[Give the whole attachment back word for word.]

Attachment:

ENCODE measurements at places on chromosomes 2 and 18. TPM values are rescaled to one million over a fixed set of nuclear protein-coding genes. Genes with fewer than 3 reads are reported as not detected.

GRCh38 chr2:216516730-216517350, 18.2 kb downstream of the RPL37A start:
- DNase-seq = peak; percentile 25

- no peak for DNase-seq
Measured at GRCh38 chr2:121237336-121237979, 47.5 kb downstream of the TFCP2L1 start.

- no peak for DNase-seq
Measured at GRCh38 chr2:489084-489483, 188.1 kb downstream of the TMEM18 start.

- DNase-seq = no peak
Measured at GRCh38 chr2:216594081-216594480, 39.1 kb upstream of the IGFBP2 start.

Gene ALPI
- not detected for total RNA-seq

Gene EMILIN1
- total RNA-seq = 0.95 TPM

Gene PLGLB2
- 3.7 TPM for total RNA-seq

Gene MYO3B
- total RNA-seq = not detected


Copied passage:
ENCODE measurements at places on chromosomes 2 and 18. TPM values are rescaled to one million over a fixed set of nuclear protein-coding genes. Genes with fewer than 3 reads are reported as not detected.

GRCh38 chr2:216516730-216517350, 18.2 kb downstream of the RPL37A start:
- DNase-seq = peak; percentile 25

- no peak for DNase-seq
Measured at GRCh38 chr2:121237336-121237979, 47.5 kb downstream of the TFCP2L1 start.

- no peak for DNase-seq
Measured at GRCh38 chr2:489084-489483, 188.1 kb downstream of the TMEM18 start.

- DNase-seq = no peak
Measured at GRCh38 chr2:216594081-216594480, 39.1 kb upstream of the IGFBP2 start.

Gene ALPI
- not detected for total RNA-seq

Gene EMILIN1
- total RNA-seq = 0.95 TPM

Gene PLGLB2
- 3.7 TPM for total RNA-seq

Gene MYO3B
- total RNA-seq = not detected